Oct 032009

Ok, I can’t guarantee that you’ll never shed a tear cutting up an onion. What I can deliver you from is tears of frustration. Trust me, that’s a big deal. After all, what’s the least fun part about cooking? The prep. If you can find tricks to make the process easier and faster, you will enjoy the prep more, and you will be more likely to cook more often. Plus, it appears (from observational evidence, not scientific evidence – that I know of, anyway) that when you cut this way, leaving the root end intact, that you are far less likely to cry from stinging onion-y eyes (unless the onion is too old to be cooking with. I can’t help you then, sorry).

So, without further adieu, I give you the spoke method of chopping onions!

Use a good, sharp chef’s knife. The job will be easier with a knife with a tall blade rather than a short one (like found on a boning knife). Use a thin knife if you have the option – I cut onions with my Henckels Twin Four Star II Santoku knife, which has a thinner blade than my traditional chef’s knife. Don’t worry about cutting yourself – this method is much safer than many others I’ve seen.
Begin by cutting off the sprout end of the onion (i.e. the one without the stringy roots). Slice the onion in half lengthwise, so that you are cutting through both the sprout and the root ends (north-south), instead of avoiding them (east-west). Peel back the skin of the onion. It will still be attached at the root end, so just yank it off.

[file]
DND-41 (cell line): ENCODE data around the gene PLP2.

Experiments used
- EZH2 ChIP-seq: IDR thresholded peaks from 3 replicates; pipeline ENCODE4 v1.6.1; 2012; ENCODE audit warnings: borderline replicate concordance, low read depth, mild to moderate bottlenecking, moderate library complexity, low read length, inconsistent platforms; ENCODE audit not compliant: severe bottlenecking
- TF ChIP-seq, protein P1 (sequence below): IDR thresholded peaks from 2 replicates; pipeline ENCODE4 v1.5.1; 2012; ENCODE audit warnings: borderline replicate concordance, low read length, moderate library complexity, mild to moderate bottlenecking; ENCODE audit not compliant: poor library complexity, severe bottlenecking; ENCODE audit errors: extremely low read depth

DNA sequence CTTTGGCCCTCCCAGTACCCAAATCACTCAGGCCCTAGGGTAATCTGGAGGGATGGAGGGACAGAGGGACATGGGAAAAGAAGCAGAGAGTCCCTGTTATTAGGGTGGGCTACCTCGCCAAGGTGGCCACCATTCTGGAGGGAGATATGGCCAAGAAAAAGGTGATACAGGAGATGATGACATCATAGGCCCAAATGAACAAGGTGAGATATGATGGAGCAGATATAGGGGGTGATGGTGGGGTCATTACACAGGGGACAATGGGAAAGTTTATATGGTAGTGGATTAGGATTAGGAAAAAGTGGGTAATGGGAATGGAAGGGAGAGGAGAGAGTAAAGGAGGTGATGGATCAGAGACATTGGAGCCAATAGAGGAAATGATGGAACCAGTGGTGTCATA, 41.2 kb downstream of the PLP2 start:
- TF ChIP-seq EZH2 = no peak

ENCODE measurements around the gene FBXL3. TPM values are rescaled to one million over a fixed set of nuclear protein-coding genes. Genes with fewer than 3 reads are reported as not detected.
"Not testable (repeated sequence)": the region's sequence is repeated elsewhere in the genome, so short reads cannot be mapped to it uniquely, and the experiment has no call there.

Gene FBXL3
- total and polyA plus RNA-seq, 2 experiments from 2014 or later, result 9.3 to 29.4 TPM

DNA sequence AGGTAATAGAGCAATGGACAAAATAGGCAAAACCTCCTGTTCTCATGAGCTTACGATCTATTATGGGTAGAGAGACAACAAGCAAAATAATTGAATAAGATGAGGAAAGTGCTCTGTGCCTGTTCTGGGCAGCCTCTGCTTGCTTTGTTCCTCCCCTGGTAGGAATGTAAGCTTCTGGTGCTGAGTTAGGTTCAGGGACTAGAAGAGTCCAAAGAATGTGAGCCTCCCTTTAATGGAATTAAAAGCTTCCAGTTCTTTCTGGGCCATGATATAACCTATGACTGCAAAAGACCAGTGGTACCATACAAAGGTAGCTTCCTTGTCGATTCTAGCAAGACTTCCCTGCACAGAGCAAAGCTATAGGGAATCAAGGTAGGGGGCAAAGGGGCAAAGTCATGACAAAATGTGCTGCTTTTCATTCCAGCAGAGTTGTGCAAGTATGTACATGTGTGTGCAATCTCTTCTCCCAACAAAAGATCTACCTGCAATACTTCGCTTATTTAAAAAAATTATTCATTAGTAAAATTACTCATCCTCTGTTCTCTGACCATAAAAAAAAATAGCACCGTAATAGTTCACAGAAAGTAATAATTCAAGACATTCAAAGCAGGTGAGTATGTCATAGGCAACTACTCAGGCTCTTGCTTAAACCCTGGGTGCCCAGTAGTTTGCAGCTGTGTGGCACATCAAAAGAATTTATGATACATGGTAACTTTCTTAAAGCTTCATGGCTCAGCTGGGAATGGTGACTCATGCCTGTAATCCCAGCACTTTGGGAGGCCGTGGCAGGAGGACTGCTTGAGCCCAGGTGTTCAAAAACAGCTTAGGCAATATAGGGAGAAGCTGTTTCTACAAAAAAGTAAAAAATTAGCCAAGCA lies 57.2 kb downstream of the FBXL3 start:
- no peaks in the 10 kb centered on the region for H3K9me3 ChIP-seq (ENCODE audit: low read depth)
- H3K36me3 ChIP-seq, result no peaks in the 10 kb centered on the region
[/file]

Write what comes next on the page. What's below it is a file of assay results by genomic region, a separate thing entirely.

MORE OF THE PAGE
Cut off the sprout end, slice it in half, and peel back the skin
Nikon D50
Begin by making a straight cut perpendicular to the board. Do not cut all the way to the root. You will want to leave about 1/4-1/2 an inch of onion intact where it terminates at the root.
Make a vertical cut, leaving the root end intact
Nikon D50
Rotate your knife blade to the side a bit and make a similar cut into the onion like a spoke on a bicycle wheel. Repeat, rotating the blade more with each cut, until you can’t feasibly make any more cuts. Repeat the process on the other side of the onion.
Rotate the knife blade and begin making cuts like spokes on a bicycle wheel
Nikon D50
Your onion should now look something like this:
Spoke cuts complete!
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Your root end should still be holding the onion together. Some loose bits of onion may try to escape from the bottom or the sides where your cuts may not have made it all the way to the center of the onion before hitting the board, but that’s ok.
Your root end should still be intact and holding the onion together.
Nikon D50
Rotate the onion ninety degrees and begin slicing vertically. Uniformly-sized onion dice is the result!
Rotate the onion or cutting board and make vertical slices
Nikon D50
The layers will separate on their own, resulting in no need to cut the onion further. This is the result I got just by sweeping the onion dice aside out of its nice pile – I didn’t make another single slice!
Uniform dice - TA-DA!
Nikon D50

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